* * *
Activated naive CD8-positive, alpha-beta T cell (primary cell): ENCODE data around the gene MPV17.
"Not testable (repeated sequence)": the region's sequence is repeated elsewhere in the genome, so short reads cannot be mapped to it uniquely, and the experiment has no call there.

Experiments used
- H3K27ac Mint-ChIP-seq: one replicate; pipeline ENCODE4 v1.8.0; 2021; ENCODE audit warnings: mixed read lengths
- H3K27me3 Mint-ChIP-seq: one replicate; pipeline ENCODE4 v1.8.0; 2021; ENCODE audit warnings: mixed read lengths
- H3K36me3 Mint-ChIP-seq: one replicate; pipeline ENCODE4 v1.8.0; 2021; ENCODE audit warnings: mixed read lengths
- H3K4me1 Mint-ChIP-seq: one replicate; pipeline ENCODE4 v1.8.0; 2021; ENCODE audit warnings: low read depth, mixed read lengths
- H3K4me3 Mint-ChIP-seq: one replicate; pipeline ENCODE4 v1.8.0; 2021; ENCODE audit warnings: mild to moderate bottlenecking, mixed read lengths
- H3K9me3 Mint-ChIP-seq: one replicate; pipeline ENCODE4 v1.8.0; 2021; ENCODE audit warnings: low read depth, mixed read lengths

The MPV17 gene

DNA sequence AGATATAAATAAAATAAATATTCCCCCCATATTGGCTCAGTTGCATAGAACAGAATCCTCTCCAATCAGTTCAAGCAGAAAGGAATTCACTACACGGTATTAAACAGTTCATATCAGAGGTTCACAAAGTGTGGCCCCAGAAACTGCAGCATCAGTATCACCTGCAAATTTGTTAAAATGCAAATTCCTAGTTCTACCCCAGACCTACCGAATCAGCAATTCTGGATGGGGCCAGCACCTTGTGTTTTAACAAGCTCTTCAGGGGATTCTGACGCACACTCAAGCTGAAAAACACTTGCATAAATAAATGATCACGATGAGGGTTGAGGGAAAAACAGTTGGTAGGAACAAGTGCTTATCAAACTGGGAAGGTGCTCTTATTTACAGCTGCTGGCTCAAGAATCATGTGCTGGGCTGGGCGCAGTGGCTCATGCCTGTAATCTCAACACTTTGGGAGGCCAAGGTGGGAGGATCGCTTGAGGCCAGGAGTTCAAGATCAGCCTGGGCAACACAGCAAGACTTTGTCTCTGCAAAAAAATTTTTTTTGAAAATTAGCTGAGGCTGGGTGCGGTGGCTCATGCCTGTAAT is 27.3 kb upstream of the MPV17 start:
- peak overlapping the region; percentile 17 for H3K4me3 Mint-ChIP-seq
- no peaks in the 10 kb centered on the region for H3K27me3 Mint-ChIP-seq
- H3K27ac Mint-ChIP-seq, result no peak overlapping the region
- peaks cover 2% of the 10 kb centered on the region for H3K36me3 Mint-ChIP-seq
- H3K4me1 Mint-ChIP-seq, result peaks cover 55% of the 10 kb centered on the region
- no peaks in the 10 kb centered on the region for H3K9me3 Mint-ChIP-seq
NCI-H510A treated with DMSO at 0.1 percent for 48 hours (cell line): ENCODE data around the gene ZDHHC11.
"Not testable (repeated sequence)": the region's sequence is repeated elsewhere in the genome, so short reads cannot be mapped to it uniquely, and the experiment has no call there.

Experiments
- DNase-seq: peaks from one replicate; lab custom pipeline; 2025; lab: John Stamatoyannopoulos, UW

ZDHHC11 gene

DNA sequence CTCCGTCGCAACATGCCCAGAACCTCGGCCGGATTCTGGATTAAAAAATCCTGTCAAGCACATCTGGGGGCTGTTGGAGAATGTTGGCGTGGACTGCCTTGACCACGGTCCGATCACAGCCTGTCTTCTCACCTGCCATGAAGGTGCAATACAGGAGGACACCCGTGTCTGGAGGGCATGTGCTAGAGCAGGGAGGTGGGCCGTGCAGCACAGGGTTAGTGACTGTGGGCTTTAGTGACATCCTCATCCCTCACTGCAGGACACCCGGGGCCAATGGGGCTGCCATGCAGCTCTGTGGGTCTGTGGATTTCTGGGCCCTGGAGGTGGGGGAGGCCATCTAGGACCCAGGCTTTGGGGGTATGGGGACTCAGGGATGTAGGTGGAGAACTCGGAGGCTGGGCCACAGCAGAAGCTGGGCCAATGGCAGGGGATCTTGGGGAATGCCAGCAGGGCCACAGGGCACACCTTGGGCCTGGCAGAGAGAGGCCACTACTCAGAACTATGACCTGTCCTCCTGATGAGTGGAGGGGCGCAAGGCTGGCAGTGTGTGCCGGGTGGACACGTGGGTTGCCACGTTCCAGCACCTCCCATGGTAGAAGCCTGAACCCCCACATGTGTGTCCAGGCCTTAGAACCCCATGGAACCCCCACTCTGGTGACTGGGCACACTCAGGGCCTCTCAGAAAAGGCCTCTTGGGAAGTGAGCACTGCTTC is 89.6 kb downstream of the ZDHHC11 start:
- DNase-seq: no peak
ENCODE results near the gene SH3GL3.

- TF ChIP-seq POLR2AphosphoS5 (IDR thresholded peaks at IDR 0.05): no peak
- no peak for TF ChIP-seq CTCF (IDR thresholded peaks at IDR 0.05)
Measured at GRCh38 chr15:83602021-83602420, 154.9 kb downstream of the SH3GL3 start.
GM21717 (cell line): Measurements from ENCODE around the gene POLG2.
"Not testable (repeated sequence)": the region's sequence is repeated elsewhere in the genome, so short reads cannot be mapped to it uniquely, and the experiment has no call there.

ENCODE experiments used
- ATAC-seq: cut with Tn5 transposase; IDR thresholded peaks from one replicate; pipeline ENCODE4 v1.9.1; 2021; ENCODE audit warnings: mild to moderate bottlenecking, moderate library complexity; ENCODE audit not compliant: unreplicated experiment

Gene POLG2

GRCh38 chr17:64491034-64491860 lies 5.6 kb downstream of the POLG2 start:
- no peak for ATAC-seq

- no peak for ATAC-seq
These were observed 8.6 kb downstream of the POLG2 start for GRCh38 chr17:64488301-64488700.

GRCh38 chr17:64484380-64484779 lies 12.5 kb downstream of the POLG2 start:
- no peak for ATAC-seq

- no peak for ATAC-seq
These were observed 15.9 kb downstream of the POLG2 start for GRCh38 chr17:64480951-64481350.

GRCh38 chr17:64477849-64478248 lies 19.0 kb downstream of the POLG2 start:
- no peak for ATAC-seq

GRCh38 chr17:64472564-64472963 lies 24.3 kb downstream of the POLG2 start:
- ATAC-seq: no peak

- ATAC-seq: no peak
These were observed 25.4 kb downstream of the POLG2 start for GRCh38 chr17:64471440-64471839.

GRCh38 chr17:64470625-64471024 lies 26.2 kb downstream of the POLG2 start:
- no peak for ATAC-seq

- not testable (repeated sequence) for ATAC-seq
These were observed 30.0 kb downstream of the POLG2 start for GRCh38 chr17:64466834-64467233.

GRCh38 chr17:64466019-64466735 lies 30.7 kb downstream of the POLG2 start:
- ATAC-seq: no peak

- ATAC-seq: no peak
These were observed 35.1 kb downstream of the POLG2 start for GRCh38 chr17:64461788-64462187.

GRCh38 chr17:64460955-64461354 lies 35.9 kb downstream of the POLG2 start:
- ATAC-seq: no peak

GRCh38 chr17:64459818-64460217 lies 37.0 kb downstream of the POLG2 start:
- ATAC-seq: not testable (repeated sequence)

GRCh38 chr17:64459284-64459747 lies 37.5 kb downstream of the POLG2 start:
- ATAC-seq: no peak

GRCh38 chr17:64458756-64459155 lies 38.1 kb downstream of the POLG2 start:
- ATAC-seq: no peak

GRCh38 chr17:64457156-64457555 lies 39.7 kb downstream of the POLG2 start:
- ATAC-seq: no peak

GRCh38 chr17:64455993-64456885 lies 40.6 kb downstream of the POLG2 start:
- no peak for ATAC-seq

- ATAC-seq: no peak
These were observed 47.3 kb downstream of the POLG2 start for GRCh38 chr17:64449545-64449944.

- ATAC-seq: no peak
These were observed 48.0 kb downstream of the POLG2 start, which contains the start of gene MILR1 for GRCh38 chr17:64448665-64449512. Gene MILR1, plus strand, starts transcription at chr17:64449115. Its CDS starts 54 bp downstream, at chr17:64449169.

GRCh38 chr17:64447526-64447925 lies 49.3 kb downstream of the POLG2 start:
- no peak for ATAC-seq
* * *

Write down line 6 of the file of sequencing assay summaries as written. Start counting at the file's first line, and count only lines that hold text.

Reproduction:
- H3K36me3 Mint-ChIP-seq: one replicate; pipeline ENCODE4 v1.8.0; 2021; ENCODE audit warnings: mixed read lengths